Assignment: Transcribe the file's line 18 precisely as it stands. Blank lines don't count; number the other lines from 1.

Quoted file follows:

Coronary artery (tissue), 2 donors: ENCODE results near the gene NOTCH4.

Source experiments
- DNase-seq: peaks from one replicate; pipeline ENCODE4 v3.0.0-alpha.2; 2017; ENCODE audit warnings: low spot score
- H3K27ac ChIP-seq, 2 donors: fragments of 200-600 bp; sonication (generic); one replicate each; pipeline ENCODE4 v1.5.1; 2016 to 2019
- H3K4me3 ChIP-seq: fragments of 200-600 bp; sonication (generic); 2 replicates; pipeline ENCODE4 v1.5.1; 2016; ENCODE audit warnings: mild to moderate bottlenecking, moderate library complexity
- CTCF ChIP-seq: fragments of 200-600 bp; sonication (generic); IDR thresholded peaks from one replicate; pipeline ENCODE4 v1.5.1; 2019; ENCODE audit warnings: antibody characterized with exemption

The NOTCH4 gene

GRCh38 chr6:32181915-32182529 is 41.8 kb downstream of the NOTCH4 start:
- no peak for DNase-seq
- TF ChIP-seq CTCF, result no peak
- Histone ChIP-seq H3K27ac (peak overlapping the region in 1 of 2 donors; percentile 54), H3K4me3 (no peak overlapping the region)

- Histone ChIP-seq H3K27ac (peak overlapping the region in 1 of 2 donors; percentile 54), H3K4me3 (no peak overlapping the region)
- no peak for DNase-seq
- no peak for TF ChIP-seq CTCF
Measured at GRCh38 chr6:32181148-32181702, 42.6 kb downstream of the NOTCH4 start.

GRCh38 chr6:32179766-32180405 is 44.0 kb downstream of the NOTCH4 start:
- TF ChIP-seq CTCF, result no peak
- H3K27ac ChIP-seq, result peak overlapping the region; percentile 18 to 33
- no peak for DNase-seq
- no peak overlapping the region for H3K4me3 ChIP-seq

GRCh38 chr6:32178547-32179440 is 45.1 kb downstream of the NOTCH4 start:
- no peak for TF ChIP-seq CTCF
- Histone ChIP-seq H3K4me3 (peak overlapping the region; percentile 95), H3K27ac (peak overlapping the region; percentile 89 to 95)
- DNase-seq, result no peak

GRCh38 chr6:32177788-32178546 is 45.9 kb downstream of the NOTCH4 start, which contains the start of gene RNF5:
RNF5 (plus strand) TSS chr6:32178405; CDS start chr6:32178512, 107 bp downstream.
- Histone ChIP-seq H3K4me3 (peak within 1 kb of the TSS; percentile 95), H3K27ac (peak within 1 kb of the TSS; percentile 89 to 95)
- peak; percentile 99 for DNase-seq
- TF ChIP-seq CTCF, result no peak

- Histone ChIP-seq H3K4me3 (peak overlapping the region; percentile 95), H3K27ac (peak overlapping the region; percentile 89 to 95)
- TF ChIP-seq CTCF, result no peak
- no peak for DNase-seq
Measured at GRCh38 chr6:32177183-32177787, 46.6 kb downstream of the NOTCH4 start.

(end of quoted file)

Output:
- H3K27ac ChIP-seq, result peak overlapping the region; percentile 18 to 33